Struggle to find the ‘right’ word for your writing? Occasionally, so do I. Perhaps, in trying to improve my own work, I can help you.
Today’s words: Enlightenment, Entomb, Eek, Esprit d’escalier, Engineer.
Synonyms are alternative words that have the power to convey exactly what you’re trying to say.
Enlightenment: Roget lists the following sub-headings; knowledge, wisdom, information, and sanctity. Under ‘wisdom’ are another 29 alternatives including sapience, depth of mind, digested experience, broadmindedness, and objectivity. The Enlightenment, or Age of Reason, is generally considered to have begun with the start of the scientific revolution in the 1620s and continues today, though some believe it ended in 1789 (the start of the French Revolution). It was a movement that questioned long held ideas and the authority of monarchy and the church, relying instead on reason for its conclusions and ideas. It’s odd to realise there are still billions of people who cling to old ideas in spite of so much information that contradicts these myths and legends.
Usage for Enlightenment:
‘Georgia absorbed all the knowledge and information her tutors tossed her way until she awoke one morning fully understanding the sense of enlightenment created by reliance on reason in place of myth and legend.’
See if you can construct a sentence with the same meaning without using ‘enlightenment’.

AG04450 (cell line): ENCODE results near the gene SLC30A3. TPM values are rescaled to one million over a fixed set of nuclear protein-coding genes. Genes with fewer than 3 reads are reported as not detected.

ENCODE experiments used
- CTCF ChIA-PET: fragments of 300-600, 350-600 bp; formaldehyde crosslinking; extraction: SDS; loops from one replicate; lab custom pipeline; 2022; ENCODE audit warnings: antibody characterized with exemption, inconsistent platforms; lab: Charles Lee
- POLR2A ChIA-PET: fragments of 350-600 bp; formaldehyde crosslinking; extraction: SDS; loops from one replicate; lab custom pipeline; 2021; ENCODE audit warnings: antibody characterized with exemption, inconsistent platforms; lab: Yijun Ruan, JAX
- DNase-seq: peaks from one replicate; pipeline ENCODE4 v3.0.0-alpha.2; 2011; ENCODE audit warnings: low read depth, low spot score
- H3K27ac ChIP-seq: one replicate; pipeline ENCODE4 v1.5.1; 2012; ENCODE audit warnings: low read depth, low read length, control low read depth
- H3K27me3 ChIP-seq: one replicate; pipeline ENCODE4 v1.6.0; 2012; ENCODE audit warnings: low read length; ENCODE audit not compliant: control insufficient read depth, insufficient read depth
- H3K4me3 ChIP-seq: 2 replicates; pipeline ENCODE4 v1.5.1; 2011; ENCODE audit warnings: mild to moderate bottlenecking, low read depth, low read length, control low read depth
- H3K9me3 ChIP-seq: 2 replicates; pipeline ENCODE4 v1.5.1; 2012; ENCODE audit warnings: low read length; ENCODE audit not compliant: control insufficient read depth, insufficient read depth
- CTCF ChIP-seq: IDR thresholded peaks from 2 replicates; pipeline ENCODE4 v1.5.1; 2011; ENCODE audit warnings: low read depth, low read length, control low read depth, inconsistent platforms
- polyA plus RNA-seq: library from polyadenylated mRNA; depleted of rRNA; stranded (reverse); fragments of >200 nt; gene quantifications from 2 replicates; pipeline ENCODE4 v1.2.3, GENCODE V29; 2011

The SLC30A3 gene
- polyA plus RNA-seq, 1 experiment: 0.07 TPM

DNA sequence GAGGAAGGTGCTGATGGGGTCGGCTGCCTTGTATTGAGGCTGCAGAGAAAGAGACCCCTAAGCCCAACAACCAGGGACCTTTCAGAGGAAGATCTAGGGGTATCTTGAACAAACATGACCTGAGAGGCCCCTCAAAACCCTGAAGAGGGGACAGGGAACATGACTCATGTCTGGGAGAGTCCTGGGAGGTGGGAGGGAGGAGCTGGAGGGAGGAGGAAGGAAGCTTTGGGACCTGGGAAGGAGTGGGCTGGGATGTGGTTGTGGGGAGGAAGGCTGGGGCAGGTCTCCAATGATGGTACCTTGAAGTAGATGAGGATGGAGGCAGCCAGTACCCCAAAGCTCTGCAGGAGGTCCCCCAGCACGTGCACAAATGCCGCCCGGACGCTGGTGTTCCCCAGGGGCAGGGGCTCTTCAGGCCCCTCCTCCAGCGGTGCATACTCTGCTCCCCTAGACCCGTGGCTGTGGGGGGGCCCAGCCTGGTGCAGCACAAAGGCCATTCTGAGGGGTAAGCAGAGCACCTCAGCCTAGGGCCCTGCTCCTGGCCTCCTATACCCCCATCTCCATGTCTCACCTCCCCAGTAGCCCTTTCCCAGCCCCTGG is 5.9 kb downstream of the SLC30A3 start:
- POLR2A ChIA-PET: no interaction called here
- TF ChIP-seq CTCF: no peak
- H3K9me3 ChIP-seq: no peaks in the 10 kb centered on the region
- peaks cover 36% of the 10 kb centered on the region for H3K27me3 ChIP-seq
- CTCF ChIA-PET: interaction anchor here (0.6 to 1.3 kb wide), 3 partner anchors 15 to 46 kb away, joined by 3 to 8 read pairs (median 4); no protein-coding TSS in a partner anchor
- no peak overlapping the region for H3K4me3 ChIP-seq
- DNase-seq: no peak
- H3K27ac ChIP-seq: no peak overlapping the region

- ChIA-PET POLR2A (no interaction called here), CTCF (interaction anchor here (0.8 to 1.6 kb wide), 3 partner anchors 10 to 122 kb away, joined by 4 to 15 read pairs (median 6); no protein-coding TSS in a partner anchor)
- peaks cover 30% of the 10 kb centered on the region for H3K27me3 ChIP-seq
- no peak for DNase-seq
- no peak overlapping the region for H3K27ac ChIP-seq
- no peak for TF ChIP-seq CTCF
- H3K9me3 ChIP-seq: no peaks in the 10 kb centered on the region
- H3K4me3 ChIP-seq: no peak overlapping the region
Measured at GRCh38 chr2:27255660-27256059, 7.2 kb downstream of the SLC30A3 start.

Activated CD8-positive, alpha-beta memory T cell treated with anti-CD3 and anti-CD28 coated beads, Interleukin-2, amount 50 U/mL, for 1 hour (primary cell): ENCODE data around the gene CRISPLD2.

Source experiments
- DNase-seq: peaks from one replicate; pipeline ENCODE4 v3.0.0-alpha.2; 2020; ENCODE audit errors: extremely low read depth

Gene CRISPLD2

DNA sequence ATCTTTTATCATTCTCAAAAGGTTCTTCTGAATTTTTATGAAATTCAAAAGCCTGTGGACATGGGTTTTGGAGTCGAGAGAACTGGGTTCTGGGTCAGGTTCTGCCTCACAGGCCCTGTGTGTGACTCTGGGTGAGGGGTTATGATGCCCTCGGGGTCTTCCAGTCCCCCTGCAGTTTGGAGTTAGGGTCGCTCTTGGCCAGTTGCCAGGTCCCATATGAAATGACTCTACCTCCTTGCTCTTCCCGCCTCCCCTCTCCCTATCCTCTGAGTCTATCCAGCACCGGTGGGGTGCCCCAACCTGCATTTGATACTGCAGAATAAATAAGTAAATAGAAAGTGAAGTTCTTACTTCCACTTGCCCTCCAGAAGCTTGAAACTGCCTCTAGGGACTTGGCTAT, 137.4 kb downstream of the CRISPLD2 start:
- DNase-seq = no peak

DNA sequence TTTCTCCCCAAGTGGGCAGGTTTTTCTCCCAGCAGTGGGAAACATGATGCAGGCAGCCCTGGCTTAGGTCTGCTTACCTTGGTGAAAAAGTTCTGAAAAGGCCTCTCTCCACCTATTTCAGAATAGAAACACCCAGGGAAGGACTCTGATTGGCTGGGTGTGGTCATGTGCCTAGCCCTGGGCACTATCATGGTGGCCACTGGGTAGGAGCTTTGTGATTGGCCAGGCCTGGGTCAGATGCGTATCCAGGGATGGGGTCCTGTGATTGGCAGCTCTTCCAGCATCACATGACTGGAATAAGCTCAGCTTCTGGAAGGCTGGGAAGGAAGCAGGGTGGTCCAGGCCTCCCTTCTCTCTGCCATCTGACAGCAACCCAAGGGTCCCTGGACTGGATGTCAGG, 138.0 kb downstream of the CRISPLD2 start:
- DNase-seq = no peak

Words often misused: because it’s stolen terms from many languages, English often uses words that appear to mean something similar. However, as wordsmiths, we owe it to our readers to get it right, don’t we?
Entomb: this is often confused with ‘trap’, ‘confine’, and imprison’. Typically, miners who are trapped may be alive; if they’re entombed, they’re dead, ie in a tomb.
Onomatopoeia: a word designed to imitate the sound associated with the object or action designated. Basically, an onomatopoeia is a word that echoes the sound it portrays. Most are either nouns or verbs. By adding ‘ing’, you can turn many into adjectives.
Eek: used to describe a sound made to indicate shock, surprise, fear etc. ‘Eek! What’s that awful shape writhing in the shadows, Donald?’
Untranslatable emotions: The world’s languages contain numerous words for emotions (and other things) for which English has no equivalent. Most people know ‘schadenfreude’, from German, and ‘frisson’, from French, but there are more, and I introduce some here from time to time.
Esprit d’escalier: (French) we’ve all done it, thought of a suitable, maybe witty, repost too late to express it to the object of our annoyance or irritation. A feeling rarely experienced by Oscar Wilde or Noel Coward.
And, my own humorous, metaphorical, and sometimes irreverent and controversial definitions of some common words for your entertainment, which I list under The Delusional Dictionary.
Engineer: in UK, a person of intelligence and skill condemned by academics as an ignoramus due to working with hands as well as brain; a person who really does understand how a car works; a woman capable of terrifying male colleagues by knowing how to use a spanner.
I’m ending this series with a final alphabetical run and will then close this chain of posts and move on to something new. I’ll have produced more than a year’s worth of these word posts by then. The series will remain available in the archive, should anyone wish to use it.
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